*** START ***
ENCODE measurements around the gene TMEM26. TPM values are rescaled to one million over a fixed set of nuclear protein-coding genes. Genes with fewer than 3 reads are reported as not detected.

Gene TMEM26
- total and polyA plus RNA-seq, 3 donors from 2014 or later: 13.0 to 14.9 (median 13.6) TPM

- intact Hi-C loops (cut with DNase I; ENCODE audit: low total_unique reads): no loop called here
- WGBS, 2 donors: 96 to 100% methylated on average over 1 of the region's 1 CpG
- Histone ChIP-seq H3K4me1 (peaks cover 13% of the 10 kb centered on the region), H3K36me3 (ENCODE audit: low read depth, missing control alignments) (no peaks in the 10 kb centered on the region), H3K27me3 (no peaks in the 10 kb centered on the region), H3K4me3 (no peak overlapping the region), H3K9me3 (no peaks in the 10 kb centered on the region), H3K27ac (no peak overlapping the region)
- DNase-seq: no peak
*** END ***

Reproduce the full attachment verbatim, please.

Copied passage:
ENCODE measurements around the gene TMEM26. TPM values are rescaled to one million over a fixed set of nuclear protein-coding genes. Genes with fewer than 3 reads are reported as not detected.

Gene TMEM26
- total and polyA plus RNA-seq, 3 donors from 2014 or later: 13.0 to 14.9 (median 13.6) TPM

- intact Hi-C loops (cut with DNase I; ENCODE audit: low total_unique reads): no loop called here
- WGBS, 2 donors: 96 to 100% methylated on average over 1 of the region's 1 CpG
- Histone ChIP-seq H3K4me1 (peaks cover 13% of the 10 kb centered on the region), H3K36me3 (ENCODE audit: low read depth, missing control alignments) (no peaks in the 10 kb centered on the region), H3K27me3 (no peaks in the 10 kb centered on the region), H3K4me3 (no peak overlapping the region), H3K9me3 (no peaks in the 10 kb centered on the region), H3K27ac (no peak overlapping the region)
- DNase-seq: no peak